[Distutils] PEP 517: Build system API
wes.turner at gmail.com
Sat Nov 26 04:34:22 EST 2016
On Friday, November 25, 2016, Nick Coghlan <ncoghlan at gmail.com> wrote:
> On 25 November 2016 at 12:26, Robert Collins <robertc at robertcollins.net
> > On 25 November 2016 at 14:04, Nick Coghlan <ncoghlan at gmail.com
> >> The bad reputation of ".pth" doesn't generally stem from their normal
> >> usage (i.e. just listing absolute or relative directory names that the
> >> import system will then append to __path__).
> >> Rather, it stems from this little aspect: "Lines starting with import
> >> (followed by space or tab) are executed." (from
> >> https://docs.python.org/3/library/site.html )
> > I think its also worth exploring a targeted, modern namespace aware
> Right. For a long time I thought "existing .pth files, only with the
> import line execution deprecated" was the only approach that stood any
> chance whatsoever of being adopted in a reasonable time frame, but we
> can technically use the "executable .pth file" trick ourselves to let
> people opt in to a new sys.path extension format on earlier Python
> > That is - there are two, related, use cases for .pth files vis-a-vis
> > package installation. One is legacy namespace packages, which AFAICT
> > are still in use - the migration is "complicated". The second is
> > arguable a variant of that same thing: putting the current working dir
> > into the PYTHONPATH without putting it in PYTHONPATH.
> Third case: making zip archive contents available to applications
> without unpacking the archive first.
> > The former case may be sufficiently covered by (forget the pep #) that
> > we don't need to do anything,
> PEP 420, and I believe the only thing that can get tricky there now is
> figuring out how to do things in such a way that they work with both
> old-style namespace packages and the automatic Python 3 ones.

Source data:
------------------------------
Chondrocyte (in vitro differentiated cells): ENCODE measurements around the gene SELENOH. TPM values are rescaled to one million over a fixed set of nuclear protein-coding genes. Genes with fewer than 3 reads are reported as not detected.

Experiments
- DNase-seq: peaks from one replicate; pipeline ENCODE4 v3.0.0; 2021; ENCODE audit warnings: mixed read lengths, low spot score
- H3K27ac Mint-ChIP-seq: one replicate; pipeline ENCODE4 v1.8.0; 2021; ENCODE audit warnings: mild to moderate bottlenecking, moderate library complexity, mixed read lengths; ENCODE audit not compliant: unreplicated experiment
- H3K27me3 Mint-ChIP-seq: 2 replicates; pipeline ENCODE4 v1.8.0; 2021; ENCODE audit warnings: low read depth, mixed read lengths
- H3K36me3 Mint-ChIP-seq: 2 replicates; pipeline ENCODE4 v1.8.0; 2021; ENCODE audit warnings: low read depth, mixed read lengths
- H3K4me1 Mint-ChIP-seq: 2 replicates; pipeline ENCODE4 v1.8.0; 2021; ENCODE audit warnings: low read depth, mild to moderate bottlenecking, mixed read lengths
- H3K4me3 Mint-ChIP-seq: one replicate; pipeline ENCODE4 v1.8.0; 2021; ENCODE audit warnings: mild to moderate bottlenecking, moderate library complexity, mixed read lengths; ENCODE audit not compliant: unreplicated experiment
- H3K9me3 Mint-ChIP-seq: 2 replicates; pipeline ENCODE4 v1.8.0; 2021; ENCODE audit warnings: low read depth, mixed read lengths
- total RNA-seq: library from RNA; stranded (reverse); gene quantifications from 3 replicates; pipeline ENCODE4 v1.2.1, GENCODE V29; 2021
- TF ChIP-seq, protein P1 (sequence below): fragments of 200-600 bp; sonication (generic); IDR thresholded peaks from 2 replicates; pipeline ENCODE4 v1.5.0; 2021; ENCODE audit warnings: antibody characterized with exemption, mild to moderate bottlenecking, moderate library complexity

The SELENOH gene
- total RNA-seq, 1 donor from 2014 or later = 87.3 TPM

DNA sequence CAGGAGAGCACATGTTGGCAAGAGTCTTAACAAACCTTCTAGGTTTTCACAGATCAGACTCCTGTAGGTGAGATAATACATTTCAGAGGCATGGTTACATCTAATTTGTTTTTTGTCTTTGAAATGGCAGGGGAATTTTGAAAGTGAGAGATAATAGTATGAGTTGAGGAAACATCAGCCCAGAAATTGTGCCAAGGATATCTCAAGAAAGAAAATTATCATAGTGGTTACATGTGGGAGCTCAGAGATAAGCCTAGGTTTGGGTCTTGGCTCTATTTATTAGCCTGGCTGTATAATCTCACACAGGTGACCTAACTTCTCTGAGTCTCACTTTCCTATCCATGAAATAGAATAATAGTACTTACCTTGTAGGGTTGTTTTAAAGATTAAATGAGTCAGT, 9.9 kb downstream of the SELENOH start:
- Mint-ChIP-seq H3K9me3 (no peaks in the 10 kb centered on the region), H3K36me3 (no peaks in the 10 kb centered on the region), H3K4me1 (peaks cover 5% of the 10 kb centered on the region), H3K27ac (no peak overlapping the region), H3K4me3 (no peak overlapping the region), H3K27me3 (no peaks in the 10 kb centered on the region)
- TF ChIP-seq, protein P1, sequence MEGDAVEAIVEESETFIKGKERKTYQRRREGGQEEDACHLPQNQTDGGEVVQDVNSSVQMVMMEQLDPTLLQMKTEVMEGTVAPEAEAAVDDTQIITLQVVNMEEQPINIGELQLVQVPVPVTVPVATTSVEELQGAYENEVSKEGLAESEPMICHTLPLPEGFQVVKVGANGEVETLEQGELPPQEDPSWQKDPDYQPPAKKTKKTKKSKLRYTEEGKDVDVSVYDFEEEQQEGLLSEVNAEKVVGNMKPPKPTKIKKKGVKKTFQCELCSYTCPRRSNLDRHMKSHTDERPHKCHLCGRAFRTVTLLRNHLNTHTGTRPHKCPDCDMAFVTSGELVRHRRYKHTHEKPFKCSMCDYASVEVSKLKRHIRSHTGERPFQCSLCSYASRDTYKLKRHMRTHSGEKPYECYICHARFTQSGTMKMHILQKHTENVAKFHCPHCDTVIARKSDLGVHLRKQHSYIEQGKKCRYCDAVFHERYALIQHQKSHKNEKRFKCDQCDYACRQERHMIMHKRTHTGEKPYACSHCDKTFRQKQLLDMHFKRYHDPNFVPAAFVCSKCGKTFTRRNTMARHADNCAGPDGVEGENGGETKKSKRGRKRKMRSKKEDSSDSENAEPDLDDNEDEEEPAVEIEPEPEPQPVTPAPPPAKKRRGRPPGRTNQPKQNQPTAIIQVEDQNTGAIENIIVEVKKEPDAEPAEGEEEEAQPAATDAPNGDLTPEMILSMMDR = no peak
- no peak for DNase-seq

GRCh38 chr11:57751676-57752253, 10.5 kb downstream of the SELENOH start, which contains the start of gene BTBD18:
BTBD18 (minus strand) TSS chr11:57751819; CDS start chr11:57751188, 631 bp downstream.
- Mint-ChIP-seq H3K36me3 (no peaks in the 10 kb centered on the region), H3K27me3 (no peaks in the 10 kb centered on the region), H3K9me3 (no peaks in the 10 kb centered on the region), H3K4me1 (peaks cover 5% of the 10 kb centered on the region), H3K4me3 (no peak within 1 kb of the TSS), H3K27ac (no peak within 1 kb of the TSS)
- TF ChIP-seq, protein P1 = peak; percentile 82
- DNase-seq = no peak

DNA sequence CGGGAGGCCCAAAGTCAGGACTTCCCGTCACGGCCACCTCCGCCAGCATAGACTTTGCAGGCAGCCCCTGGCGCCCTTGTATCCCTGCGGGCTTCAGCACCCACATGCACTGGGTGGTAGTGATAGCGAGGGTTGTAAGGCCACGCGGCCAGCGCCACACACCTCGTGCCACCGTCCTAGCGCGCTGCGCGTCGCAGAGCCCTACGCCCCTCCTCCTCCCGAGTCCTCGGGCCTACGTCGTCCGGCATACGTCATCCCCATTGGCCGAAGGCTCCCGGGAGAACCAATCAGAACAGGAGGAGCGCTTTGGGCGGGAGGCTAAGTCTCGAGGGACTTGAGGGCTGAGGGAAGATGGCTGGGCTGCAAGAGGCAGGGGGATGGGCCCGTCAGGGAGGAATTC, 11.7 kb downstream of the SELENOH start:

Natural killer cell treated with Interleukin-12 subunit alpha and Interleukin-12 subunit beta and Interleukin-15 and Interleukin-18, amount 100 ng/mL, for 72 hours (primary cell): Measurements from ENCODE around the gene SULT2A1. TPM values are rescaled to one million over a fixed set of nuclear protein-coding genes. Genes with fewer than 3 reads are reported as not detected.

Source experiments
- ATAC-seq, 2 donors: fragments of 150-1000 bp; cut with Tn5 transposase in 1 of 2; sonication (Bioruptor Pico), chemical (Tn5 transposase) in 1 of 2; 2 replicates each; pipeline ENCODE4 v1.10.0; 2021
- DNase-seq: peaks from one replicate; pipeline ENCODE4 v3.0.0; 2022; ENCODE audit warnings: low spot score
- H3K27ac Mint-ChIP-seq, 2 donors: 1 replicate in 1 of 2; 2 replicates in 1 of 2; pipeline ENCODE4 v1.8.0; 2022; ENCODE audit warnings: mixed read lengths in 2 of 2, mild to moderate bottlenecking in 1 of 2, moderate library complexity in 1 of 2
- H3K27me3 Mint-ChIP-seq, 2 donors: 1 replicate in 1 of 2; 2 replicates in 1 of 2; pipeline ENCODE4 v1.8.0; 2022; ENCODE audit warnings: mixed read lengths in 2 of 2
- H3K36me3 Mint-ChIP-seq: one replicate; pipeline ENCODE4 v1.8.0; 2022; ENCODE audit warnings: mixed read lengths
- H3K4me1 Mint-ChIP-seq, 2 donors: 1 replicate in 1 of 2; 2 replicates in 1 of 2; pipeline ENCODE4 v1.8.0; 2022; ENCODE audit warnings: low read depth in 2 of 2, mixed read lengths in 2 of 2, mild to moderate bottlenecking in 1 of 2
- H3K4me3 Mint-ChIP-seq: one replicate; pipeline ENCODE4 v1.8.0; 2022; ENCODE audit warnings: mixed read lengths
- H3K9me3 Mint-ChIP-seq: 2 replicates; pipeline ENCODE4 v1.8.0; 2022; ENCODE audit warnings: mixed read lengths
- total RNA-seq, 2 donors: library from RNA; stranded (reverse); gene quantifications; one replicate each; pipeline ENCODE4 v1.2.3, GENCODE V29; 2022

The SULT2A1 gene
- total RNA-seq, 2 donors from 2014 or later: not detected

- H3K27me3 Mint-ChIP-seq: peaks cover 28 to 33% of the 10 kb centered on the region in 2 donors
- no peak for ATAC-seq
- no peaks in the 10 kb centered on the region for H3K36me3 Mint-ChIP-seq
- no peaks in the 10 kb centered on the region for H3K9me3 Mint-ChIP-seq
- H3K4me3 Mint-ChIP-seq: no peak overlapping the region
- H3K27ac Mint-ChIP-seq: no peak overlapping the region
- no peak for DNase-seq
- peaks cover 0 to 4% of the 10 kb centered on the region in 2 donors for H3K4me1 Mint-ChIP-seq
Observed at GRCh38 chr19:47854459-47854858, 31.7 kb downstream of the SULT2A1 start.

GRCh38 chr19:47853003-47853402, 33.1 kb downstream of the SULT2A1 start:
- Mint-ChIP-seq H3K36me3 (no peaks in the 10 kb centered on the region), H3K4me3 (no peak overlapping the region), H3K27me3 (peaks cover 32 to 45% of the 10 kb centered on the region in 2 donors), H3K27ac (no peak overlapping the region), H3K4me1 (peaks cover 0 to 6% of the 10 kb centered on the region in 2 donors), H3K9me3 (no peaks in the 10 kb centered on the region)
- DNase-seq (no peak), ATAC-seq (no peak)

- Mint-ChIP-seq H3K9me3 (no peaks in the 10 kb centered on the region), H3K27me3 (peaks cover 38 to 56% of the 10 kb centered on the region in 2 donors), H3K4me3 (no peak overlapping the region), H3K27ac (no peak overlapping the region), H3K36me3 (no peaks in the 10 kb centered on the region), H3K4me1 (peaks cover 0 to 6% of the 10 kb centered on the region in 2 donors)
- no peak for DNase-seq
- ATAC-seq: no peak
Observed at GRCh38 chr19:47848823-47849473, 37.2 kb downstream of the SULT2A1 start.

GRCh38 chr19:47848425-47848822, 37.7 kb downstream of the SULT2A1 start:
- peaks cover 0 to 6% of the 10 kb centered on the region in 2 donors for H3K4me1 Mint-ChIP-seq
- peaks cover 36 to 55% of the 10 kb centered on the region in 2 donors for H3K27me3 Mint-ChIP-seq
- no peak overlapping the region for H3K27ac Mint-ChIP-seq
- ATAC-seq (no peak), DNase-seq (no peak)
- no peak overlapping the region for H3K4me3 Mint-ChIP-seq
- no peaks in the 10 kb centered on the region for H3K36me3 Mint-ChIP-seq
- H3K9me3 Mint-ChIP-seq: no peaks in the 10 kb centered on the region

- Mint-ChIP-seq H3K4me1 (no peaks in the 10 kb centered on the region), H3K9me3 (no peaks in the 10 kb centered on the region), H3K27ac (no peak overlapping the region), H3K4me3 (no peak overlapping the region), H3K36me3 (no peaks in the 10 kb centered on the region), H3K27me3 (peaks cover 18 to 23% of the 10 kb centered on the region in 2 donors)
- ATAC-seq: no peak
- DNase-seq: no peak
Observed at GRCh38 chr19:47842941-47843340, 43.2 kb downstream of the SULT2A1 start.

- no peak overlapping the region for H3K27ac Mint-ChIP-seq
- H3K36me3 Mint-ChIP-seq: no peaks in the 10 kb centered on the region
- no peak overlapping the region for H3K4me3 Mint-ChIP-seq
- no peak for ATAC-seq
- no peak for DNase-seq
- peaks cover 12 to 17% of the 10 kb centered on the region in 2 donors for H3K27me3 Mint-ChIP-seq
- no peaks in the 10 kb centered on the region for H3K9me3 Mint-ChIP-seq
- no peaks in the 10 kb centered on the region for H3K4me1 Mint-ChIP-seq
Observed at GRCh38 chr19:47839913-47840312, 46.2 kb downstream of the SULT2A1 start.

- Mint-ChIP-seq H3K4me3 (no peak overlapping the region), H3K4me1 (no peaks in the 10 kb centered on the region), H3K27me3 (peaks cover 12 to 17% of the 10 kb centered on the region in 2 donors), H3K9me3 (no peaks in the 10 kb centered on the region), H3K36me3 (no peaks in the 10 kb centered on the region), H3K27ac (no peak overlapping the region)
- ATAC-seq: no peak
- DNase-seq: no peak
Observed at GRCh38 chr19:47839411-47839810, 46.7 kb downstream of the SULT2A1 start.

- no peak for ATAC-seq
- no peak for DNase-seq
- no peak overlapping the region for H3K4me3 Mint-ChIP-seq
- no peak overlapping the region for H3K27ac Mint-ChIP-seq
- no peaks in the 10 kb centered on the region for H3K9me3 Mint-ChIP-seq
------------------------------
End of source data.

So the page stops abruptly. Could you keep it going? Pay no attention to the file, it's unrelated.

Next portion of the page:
> > and the latter is certainly something
> > that we should be able to deliver without needing the turing complete
> > capability that you're suggesting. Something data driven rather than
> > code driven.
> While I agree with this, I think there's two pieces to it:
> - how to handle the data-driven use cases that we're entirely fine with
> - how to handle the arbitrary-code-execution use cases that we'd like
> to discourage, but don't want to make entirely impossible
> The problem with proposing an entirely new implicit path manipulation
> format is that if we deprecate ".pth" files entirely, then that hits
> *both* of those groups equally, while if we don't deprecate them at
> all, then neither group has an incentive to migrate to the new system.
> By contrast, if we only propose deprecating "import" lines in ".pth"
> files, and also propose a more explicit approach to automatic code
> execution at interpreter startup, then it's only folks relying on the
> arbitrary-code-execution feature that would incur any migration costs.
> The language level pay-offs to justify that cost would be:
> - simplification of the current systems for implicit code execution at
python -m site
But is there a -m tool for checking .pth files?
(For code in .pth.py files)?
for (dirpath, pth, ouptut) in iter_pth_files():
with file(pth, 'r') as f:
print('\n# pth %r' % (dirpath, pth), file=f)
print(output, file=f) # ...
for dirpath in sys.path:
for pth in sorted(glob.glob(*.pth, dirpath)):
output = file(pth, 'r', utf8).read().close()
# imports = ast_imports(output) # PERF
yield (dirpath, pth, output))
> - making ".pth" files less dangerous as a format
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